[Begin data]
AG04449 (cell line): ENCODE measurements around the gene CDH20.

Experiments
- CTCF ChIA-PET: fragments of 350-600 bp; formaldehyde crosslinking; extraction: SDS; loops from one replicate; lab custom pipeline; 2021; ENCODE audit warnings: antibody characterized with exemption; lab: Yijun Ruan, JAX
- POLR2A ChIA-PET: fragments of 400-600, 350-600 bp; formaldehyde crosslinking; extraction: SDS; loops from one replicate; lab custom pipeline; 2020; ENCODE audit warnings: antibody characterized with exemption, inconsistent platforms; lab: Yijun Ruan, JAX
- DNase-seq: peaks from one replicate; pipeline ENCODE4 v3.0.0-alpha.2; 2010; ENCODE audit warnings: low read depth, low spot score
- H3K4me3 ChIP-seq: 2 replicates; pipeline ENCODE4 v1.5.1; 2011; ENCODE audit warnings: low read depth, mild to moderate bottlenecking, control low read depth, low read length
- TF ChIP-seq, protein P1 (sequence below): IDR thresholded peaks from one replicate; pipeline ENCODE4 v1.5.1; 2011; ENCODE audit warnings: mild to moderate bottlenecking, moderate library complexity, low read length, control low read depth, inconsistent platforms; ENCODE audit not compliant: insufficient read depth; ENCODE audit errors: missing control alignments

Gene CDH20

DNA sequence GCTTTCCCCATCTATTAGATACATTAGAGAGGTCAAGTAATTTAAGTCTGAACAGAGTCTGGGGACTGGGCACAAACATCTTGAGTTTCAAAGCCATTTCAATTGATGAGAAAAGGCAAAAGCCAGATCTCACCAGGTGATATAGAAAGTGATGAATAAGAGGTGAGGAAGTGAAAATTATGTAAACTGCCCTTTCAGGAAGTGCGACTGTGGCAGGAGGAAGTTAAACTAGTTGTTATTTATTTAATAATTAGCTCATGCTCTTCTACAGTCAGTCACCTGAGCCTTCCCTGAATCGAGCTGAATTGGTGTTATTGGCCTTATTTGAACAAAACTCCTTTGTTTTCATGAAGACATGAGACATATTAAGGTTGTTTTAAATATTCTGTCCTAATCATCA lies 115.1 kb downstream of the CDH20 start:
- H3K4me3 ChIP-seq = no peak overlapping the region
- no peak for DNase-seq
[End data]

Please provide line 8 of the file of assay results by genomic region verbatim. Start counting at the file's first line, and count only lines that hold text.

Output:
Gene CDH20